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dc.contributor.advisorRestifo, Linda L.en
dc.contributor.authorSalamanca, Melissa
dc.creatorSalamanca, Melissaen
dc.date.accessioned2016-11-30T20:50:58Z
dc.date.available2016-11-30T20:50:58Z
dc.date.issued2016
dc.identifier.urihttp://hdl.handle.net/10150/621455
dc.description.abstractHeart Failure is the state in which the heart is unable to pump enough blood to meet the needs of the body, resulting from events that progressively damage the myocardium and/or its ability to contract normally. Several compensatory mechanisms allow for short-term maintenance of adequate delivery of blood to the body. Progression from the initial events to heart failure is caused by the accumulation of pathologic changes and their effects, many of which result from chronic activation of these compensatory mechanisms. One of these mechanisms is the activation of the neurohormonal β-adrenergic system, to which the β₃-adrenergic receptor (β₃-AR) belongs. Research on the role of the β₃-AR in the heart has focused on the short-term protective role of the receptor, based on its ability to reduce the effects of over-stimulation of the heart's other adrenergic-system components. However, during the course of heart failure, its up-regulation and functional persistence may also contribute to the progression of the disease. There have been few large-animal studies, no human trials, and no long-term studies of β₃-AR agonists for use in the treatment of heart failure. Ultimately, individualized treatment strategies that, over time, modulate the relative levels of agonistic and antagonistic effects across each of the three β₃-AR subtypes, may be most effective for management of heart failure. However, further research and trials with β₃-AR agonists are realistic and necessary places to start.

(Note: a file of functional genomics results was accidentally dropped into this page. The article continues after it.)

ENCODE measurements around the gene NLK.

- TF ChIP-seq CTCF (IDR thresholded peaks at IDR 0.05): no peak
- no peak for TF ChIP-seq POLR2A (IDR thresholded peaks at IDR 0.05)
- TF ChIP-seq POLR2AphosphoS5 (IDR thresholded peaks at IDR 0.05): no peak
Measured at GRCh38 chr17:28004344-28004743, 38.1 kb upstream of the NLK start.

dc.language.isoen_USen
dc.publisherThe University of Arizona.en
dc.rightsCopyright © is held by the author. Digital access to this material is made possible by the University Libraries, University of Arizona. Further transmission, reproduction or presentation (such as public display or performance) of protected items is prohibited except with permission of the author.en
dc.subjectCellular and Molecular Medicineen
dc.titleBeta₃-adrenergic receptors in the heart: Normal functions and potential roles in heart failureen_US
dc.typetexten
dc.typeElectronic Thesisen
thesis.degree.grantorUniversity of Arizonaen
thesis.degree.levelmastersen
dc.contributor.committeememberRestifo, Linda L.en
dc.contributor.committeememberDoetschman, Thomas C.en
dc.contributor.committeememberElliott, David A.en
thesis.degree.disciplineGraduate Collegeen
thesis.degree.disciplineCellular and Molecular Medicineen
thesis.degree.nameM.S.en
refterms.dateFOA2018-09-11T15:54:53Z
html.description.abstractHeart Failure is the state in which the heart is unable to pump enough blood to meet the needs of the body, resulting from events that progressively damage the myocardium and/or its ability to contract normally. Several compensatory mechanisms allow for short-term maintenance of adequate delivery of blood to the body. Progression from the initial events to heart failure is caused by the accumulation of pathologic changes and their effects, many of which result from chronic activation of these compensatory mechanisms. One of these mechanisms is the activation of the neurohormonal β-adrenergic system, to which the β₃-adrenergic receptor (β₃-AR) belongs. Research on the role of the β₃-AR in the heart has focused on the short-term protective role of the receptor, based on its ability to reduce the effects of over-stimulation of the heart's other adrenergic-system components. However, during the course of heart failure, its up-regulation and functional persistence may also contribute to the progression of the disease. There have been few large-animal studies, no human trials, and no long-term studies of β₃-AR agonists for use in the treatment of heart failure. Ultimately, individualized treatment strategies that, over time, modulate the relative levels of agonistic and antagonistic effects across each of the three β₃-AR subtypes, may be most effective for management of heart failure. However, further research and trials with β₃-AR agonists are realistic and necessary places to start.


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